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The Ripple Effect of ‘Vene’ Labour

By the time you read this, the high-profile certification or registration process for Venezuelan migrants would have been in effect for about two days. The question remains whether the two-week period is time enough to get it done. We must wait and see.

This Venezuelan immigrant crisis is really getting to me. Looking through a daily newspaper last week I saw two headlines on the same page—one talking about the new registration or certification process for Venezuelan migrants legally or illegally, giving them the opportunity to live and work here for one year, and right next to that story a magistrate is placing fines on migrants who have come here illegally.

Something is radically wrong here. I tried to separate the two stories but found it very difficult to do so. If you are going to open a registry for these migrants allowing to live and work here for a year, how come we are still prosecuting migrants who are here illegally?

Listening to the Prime Minister’s explanation on the one hand and that of the National Security minister on the other has made me even more confused. Somehow their stories are not jiving. They might be saying the same thing but certainly in a different way.

With the certification the Venezuelans would be entitled to work, at least for one year—to compete for jobs that locals feel should belong to them. Are we ready for the employment backlash? And as we know some of our businessmen and homeowners may go the exploitation route where wages and salaries are concerned.

The migrant’s work ethic is different to that of the Trinidadian worker. What will happen when the Venezuelans get the jobs and the locals are left out? Would this mean unrest in the labour market?

Whether the certification process would prove successful or not is not known. There are several situations which remain to be fully ventilated, before a realistic judgement can be made.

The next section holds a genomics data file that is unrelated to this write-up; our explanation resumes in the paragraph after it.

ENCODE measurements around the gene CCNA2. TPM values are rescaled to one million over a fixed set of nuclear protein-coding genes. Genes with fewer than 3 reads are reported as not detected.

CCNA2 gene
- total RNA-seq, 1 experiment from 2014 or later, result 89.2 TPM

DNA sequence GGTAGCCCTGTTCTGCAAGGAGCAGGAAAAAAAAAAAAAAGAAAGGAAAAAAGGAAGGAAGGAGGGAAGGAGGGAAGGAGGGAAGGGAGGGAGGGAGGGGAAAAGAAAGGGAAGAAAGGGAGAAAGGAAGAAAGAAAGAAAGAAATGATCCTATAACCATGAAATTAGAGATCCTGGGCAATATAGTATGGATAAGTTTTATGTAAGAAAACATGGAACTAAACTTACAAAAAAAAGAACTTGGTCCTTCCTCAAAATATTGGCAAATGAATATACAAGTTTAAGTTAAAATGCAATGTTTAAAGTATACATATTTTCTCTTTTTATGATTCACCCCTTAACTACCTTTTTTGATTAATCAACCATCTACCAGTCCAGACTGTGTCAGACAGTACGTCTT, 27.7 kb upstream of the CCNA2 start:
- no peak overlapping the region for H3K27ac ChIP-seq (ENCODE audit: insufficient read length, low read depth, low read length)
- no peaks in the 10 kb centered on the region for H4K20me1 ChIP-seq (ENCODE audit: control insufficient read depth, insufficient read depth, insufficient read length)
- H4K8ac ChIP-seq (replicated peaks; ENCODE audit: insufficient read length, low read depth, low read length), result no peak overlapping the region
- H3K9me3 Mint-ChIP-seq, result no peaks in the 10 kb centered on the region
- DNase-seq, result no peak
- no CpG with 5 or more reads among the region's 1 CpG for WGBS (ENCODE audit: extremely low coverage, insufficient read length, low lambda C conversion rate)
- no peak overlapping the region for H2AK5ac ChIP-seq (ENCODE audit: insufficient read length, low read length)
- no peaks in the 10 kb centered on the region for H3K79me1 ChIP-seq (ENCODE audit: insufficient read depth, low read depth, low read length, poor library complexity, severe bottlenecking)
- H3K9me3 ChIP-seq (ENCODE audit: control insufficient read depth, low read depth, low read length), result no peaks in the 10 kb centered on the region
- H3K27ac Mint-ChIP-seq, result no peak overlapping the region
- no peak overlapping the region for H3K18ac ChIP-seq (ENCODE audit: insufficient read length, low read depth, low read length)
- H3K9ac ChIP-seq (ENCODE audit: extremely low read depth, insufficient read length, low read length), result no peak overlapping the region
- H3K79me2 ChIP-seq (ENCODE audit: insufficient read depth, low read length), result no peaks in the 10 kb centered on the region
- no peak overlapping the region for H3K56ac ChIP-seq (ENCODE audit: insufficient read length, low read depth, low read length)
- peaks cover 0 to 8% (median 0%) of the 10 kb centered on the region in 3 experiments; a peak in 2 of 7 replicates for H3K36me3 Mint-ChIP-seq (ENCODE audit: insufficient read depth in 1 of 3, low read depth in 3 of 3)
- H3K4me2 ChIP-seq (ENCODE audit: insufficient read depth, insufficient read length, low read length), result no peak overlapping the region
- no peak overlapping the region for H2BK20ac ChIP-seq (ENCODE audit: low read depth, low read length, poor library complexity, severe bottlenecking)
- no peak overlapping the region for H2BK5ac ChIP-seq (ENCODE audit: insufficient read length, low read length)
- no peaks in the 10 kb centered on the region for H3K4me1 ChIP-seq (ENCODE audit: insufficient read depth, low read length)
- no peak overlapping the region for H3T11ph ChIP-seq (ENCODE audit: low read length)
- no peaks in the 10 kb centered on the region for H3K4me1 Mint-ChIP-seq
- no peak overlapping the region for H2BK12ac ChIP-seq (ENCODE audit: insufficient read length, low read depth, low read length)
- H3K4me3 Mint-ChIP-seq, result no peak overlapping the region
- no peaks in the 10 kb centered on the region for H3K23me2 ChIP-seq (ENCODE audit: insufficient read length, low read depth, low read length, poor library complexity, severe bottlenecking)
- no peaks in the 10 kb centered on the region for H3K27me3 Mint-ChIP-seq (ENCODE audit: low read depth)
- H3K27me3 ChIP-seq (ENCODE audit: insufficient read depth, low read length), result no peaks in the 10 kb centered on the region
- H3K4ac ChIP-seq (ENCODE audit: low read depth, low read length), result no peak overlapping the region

CARICOM as a body should have done what St Lucia did almost a year ago. Venezuelans must have visas to enter that country. Should there have been such a coordinated policy, it would have been easier to monitor the borders. We understand that it would be more difficult for Trinidad and Tobago but if the will is there it could be done.

Be that as it may, it seems that the Churches are doing more for the migrants than our lawful government agencies. The Living Water Community has extended help, and continues to do so, in a humanitarian way, to these people obviously in want.

The Presbyterian Church has extended its hand of help and even desires to start Spanish classes to lower the language barrier to make things much easier. Other religions which are helping in diverse ways include the Hindus and the Muslims.

Traditionally, Trinbagonians are known for their generosity and humaneness, that is why the Siparia Regional Corporation has actually set up an accommodating ‘Tent City’ at Irving Park for the dozens of migrants who have no where to lay their heads and many who have nothing to eat. Our generosity shows when all kinds of people show up with baskets of food and drink.

So, for the first time this country is faced with a refugee problem akin to what we hear and read about in other countries around the world. How we are able to handle the situation remains to be seen.